Chief executive Chris O’Shea said: “Some things are blindingly obvious – like 100 per cent ringfencing of customer’s deposits. As a responsible supplier we do that already, we don’t use our customer’s money. Everybody should do that. We think Ofgem should move quicker on that.”
He warned there was still a risk of further supplier failures without ringfencing regulations being brought in ahead of winter.
Centrica’s position is backed by several large energy firms including E.ON and Utilita Energy.
However, it is also contested by rival suppliers such as Octopus Energy (Octopus), Ovo Energy, So Energy (So) and Good Energy.
This rift was reflected in the BEIS report – where the industry suppliers made their cases for and against the proposal, exposing a rift between legacy firms and challenger suppliers.
Octopus has raised concerns the move would drive up consumer bills while failing to deal with poor management and insufficient hedging – what it considers the key driver of the crisis.
Chief executive Greg Jackson warned the BEIS Committee household energy bills would have to rise by £30 per year to cover the cost of ringfencing.
He explained this was because many companies have higher debit balances than credit balances for most of the year.
In his view, ringfencing credit balances would mean that suppliers would require significant additional capital to further finance debit balances, adding costs to bills.
Jackson believed this would be disproportionately expensive for larger privately held companies and prohibitive for smaller ones, skewing competition in favour of the legacy suppliers.
Commenting on the crisis, he said: “The regulator failed to recognise the difference between fly by night chancers and serious challenger retailers. It allowed the former to thrive, creating an unsustainable market. It still hasn’t learnt the difference and, in its attempts, to curtail the former, risks killing the latter, creating a moribund market of turgid incumbents.”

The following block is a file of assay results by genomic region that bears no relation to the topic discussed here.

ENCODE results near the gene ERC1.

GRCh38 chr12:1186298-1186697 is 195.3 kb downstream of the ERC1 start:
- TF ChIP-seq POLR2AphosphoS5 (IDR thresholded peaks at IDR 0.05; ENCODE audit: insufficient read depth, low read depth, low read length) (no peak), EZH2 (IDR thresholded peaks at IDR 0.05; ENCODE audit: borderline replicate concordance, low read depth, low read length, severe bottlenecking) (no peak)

Instead, of ringfencing, Jackson has called for protection for energy users to be closer to travel insurance, comparable to the Air Travel Organiser’s Licence (ATOL) scheme.
Meanwhile, So has raised additional concerns about the move favouring legacy suppliers and creating barriers to entry to new energy companies with original propositions.
However, E.ON has challenged the claims ringfencing customer credit balances will materially increase customer bills.
The firm believed that the cost of the proposal is “often grossly overstated, and the benefits significantly understated.”
Separately, Ofgem’s own study – undertaken by consultancy group NERA – calculated the costs of ringfencing at just £1.80 per customer.
Centrica also commissioned a report from Oxera, which suggested it would “not be appropriate” for an ATOL-style scheme as suggested by Octopus.
In response, Octopus argued the reports underestimated ringfencing costs, and pointed to YouGov polling revealing energy users opposed ringfencing if it added to energy bills.
Last week, the supplier called on Centrica to work with them on fixing the energy market, and to wrap up a public war of words between both firms over the issue.
A spokesperson told City A.M.: “We’re in an energy crisis and everyone should be focused on bringing bills down – so it seems crazy to propose a “fix” that costs six times more than the problem, which is why Octopus urge the regulator and industry to find a better value solution. We’d love to work together with British Gas to find a better way.”
Reforming the energy market has become an increasingly urgent issue for the watchdog.
Cornwall Insight’s own analysis forecasts the price cap will rise to £3,500 per year in October, well-above Ofgem’s initial gloomy warnings of a £2,800 per year cap.
Rival forecaster BFY Group has made an even bleaker prediction for January – pencilling in a price cap of £3,850 per year in January, the coldest month of the year when demand is at its peak.